It was really rather interesting reading this book by one of my favourite authors. One of his earliest books, ‘The Lost Continent’ is something of a (now) backwards look at 80s America (mostly by car) by a relatively ‘youthful’ Bryson who is, nonetheless, already a grumpy old man. I was curious to see how he’d compare to his maturer works which I adore.
His wit is, as always, acerbic to say the least; and his observations are both intelligent and imaginative too. Young Bryson, in this way, is very much the same as old Bryson. So far so good.
What’s missing is the spark that Bryson managed with the next book after this: his short tome on Shakespeare. That was the point at which he combined his wit with fascinating facts he manages to carve out of nowhere. With ‘The Lost Continent’ he largely wanders around aimlessly, quotes spurious facts from tour guide brochures and entertains with personal drivel. There’s an element of thinking “why am I reading this?” at times.
It feels almost as though once Bryson discovered the internet in the 1990s, his research abilities went stratospheric. I don’t know, of course, if he does all his research via the net or if he is some old-fashioned fanatic who can’t get enough of libraries and FOI requests, but it certainly seems as though back when he wrote this book he lacked the ability to find out a great deal worth knowing and it seems to me to be an awful coincidence. I could be wrong however.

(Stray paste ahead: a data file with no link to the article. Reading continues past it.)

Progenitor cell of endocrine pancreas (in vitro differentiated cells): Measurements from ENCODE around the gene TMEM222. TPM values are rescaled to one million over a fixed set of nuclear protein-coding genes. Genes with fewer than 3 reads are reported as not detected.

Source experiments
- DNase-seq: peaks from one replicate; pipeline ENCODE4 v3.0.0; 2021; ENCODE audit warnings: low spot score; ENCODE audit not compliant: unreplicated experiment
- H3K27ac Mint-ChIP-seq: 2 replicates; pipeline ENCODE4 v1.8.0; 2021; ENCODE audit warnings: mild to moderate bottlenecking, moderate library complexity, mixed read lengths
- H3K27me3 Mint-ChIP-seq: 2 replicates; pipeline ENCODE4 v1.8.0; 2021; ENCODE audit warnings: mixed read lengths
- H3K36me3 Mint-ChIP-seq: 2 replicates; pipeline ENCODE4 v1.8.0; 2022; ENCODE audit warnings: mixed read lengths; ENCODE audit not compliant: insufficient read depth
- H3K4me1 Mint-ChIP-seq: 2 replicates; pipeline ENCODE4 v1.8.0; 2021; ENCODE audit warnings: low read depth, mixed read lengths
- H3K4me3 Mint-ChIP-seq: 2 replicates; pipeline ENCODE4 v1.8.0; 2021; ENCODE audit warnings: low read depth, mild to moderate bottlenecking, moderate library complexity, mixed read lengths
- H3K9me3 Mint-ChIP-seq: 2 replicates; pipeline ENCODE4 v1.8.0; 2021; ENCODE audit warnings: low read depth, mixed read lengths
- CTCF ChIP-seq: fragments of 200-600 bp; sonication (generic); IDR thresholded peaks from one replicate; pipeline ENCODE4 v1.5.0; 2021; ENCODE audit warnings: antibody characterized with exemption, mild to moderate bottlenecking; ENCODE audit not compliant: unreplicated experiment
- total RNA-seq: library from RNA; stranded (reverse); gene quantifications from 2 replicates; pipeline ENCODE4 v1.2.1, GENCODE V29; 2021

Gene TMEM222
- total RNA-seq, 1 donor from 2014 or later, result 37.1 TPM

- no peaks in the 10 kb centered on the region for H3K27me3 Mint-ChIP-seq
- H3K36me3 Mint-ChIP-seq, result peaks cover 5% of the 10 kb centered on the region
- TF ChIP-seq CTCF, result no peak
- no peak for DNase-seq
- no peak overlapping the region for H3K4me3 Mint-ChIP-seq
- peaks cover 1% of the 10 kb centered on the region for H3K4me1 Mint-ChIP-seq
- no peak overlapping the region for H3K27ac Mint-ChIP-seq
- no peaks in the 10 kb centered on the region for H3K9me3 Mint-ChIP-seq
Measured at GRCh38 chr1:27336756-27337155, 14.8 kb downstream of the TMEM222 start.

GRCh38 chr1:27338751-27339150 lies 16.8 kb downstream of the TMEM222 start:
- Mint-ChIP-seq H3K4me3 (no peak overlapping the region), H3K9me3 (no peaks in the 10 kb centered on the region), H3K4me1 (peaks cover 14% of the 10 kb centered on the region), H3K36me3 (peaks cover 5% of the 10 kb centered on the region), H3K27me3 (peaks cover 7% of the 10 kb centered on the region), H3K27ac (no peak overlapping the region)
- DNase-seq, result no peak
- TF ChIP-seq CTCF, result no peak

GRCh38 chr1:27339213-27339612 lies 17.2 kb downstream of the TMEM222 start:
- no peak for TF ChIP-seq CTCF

That isn’t to mean that I disliked the book: far from it. It was an enjoyable romp around America with Bryson as good company (when is he not?). He made me giggle on every page and I enjoyed the car journey. I guess I just wasn’t so enamoured with the places – especially as what little that was of interest has probably changed beyond recognition in 30 years – I simply didn’t care where he went.
I am, perhaps, being a little harsh giving just three stars in this review but I do so in the spirit of judging Bryson in the context of Bryson over the whole span of his writing career. This book simply isn’t as ‘good’ as most of the others I’ve read and in that way it is disappointing. Were I comparing it to other writers or, indeed, other travel books, the rating might be very different – at least four stars and maybe even five. But to give it the same level of respect as his superb books on ‘the home’ or indeed ‘nearly everything’ would be to commit a great injustice; and Bill Bryson means far too much to me to allow that to happen.
Social Entrepreneur, writer and journalist D K Powell is the author of the bestselling collection of literary short stories “The Old Man on the Beach“. His first book, ‘Sonali’ is a photo-memoir journal of life in Bangladesh and has been highly praised by the Bangladeshi diaspora worldwide. Students learning the Bengali language have also valued the English/Bengali translations on every page. Ken has two new books coming out soon – don’t miss them!
Both ‘The Old Man on the Beach’ and ‘Sonali’ are available on Amazon for kindle and paperback. Published by Shopno Sriti Media.
D K Powell is available to speak at events (see his TEDx talk here) and can be contacted at firstname.lastname@example.org